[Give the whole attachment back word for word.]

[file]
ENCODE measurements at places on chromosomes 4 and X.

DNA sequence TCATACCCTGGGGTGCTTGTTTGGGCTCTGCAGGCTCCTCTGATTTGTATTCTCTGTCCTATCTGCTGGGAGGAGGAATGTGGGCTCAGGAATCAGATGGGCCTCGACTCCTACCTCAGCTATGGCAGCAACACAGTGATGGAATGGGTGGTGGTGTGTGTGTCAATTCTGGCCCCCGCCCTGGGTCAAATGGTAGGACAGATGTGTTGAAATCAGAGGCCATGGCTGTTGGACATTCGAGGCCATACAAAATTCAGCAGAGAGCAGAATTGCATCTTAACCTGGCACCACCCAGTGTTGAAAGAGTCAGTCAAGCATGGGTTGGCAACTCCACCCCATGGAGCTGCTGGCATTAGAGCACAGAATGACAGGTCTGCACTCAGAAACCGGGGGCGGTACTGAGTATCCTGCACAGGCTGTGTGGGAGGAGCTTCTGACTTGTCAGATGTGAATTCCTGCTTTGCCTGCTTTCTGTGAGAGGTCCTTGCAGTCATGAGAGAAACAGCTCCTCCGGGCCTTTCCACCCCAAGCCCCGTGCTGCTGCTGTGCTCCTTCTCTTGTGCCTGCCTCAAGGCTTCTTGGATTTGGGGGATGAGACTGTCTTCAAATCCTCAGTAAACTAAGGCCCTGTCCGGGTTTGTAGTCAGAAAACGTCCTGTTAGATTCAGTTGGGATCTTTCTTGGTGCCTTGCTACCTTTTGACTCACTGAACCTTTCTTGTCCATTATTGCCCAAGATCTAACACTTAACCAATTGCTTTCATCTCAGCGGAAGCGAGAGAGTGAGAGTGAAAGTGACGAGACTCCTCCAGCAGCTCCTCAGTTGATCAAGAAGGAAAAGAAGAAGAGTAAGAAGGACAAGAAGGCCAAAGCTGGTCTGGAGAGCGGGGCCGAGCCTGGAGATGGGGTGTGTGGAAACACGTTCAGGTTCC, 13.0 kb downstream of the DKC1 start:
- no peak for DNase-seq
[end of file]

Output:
ENCODE measurements at places on chromosomes 4 and X.

DNA sequence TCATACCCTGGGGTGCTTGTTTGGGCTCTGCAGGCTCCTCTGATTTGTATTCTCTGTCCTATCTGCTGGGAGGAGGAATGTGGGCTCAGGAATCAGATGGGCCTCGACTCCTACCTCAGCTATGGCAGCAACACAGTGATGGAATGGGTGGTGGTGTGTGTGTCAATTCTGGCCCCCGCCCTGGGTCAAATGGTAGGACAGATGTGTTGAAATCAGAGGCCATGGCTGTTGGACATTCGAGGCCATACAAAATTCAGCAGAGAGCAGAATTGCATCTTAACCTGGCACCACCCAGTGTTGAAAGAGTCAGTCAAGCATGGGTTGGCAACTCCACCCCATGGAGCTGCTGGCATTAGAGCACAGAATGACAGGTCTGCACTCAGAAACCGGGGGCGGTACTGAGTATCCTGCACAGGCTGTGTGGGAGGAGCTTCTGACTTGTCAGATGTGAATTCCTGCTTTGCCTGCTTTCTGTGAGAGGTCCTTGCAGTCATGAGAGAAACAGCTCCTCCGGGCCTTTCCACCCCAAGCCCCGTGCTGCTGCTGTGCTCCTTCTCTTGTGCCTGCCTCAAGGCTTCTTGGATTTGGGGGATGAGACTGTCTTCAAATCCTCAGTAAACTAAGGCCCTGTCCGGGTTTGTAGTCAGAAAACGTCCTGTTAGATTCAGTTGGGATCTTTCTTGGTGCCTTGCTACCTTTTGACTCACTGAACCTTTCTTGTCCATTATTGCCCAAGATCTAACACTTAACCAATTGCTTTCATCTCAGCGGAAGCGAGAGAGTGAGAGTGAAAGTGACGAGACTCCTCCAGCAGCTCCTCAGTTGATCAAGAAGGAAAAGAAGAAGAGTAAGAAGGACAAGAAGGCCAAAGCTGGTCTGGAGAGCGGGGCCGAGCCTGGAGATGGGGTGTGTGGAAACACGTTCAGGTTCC, 13.0 kb downstream of the DKC1 start:
- no peak for DNase-seq